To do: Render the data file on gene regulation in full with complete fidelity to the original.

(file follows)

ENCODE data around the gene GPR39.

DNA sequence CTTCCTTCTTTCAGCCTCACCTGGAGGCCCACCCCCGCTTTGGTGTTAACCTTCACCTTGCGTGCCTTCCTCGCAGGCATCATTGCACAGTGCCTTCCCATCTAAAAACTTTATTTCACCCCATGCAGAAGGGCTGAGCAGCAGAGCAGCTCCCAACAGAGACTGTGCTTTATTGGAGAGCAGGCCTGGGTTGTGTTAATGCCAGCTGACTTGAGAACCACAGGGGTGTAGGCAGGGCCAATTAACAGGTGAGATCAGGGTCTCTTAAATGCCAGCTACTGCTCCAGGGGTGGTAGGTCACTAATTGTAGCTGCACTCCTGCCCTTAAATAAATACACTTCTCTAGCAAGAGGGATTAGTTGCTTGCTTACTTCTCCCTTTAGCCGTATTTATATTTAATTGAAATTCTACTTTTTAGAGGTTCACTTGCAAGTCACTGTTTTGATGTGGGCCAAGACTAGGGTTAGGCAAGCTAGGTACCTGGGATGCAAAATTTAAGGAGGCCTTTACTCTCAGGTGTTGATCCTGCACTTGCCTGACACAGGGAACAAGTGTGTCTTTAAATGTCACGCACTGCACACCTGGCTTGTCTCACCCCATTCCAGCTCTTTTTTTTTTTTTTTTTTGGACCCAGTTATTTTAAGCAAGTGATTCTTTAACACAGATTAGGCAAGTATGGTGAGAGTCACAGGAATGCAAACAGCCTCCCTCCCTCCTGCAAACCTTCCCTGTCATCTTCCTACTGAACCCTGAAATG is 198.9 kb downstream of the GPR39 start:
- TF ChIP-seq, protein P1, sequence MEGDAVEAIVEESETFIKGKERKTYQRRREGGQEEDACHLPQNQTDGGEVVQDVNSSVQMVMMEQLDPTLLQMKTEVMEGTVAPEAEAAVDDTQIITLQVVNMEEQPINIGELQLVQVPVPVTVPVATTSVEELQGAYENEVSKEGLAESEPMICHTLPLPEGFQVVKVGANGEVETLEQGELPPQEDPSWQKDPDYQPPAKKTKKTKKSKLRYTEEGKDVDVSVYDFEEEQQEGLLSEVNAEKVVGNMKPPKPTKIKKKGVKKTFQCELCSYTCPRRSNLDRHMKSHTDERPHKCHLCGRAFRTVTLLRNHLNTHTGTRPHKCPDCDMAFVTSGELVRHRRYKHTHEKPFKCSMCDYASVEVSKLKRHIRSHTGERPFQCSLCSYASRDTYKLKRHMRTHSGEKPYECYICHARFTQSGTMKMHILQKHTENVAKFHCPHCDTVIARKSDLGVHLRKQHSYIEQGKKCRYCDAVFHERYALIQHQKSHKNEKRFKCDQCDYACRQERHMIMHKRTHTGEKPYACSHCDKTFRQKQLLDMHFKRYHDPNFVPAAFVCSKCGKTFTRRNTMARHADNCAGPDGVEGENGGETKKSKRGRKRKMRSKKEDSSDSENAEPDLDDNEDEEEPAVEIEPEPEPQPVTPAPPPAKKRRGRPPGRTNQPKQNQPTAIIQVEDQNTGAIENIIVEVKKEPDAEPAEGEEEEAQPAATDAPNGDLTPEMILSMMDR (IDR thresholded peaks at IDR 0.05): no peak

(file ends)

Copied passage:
ENCODE data around the gene GPR39.

DNA sequence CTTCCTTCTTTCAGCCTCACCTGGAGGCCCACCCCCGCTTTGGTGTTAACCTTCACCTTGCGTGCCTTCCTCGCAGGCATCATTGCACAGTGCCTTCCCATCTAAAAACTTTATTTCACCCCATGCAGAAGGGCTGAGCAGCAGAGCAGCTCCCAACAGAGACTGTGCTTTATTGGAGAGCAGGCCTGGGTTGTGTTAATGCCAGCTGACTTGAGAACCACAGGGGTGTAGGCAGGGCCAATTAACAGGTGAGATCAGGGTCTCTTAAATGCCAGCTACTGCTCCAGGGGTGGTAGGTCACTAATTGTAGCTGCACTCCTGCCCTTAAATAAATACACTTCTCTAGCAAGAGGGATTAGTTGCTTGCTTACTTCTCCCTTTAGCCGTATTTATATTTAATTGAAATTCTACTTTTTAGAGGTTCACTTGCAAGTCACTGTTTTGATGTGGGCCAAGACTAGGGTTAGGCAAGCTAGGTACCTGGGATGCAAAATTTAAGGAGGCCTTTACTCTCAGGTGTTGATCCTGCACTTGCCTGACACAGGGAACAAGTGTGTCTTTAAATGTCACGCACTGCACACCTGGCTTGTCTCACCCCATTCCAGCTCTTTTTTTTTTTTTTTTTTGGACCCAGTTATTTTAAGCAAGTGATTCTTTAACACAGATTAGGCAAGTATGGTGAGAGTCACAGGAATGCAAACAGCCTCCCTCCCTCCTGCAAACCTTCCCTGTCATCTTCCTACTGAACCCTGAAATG is 198.9 kb downstream of the GPR39 start:
- TF ChIP-seq, protein P1, sequence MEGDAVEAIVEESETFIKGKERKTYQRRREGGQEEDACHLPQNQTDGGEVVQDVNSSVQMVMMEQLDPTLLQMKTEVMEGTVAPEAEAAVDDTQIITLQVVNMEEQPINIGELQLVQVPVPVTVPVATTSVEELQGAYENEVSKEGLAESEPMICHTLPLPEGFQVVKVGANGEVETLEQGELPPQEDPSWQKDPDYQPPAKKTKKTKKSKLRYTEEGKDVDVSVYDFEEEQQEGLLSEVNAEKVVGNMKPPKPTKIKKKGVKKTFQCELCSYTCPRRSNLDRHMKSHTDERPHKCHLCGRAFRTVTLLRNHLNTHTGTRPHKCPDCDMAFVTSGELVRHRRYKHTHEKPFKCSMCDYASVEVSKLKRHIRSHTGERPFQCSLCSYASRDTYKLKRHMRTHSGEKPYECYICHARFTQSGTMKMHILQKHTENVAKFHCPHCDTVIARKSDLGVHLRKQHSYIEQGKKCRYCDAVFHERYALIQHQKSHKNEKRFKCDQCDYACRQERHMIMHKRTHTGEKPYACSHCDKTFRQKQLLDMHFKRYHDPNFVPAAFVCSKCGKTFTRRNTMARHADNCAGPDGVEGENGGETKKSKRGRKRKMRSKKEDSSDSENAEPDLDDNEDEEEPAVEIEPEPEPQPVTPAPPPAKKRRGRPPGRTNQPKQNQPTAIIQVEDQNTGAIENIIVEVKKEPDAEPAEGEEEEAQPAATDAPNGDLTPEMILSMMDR (IDR thresholded peaks at IDR 0.05): no peak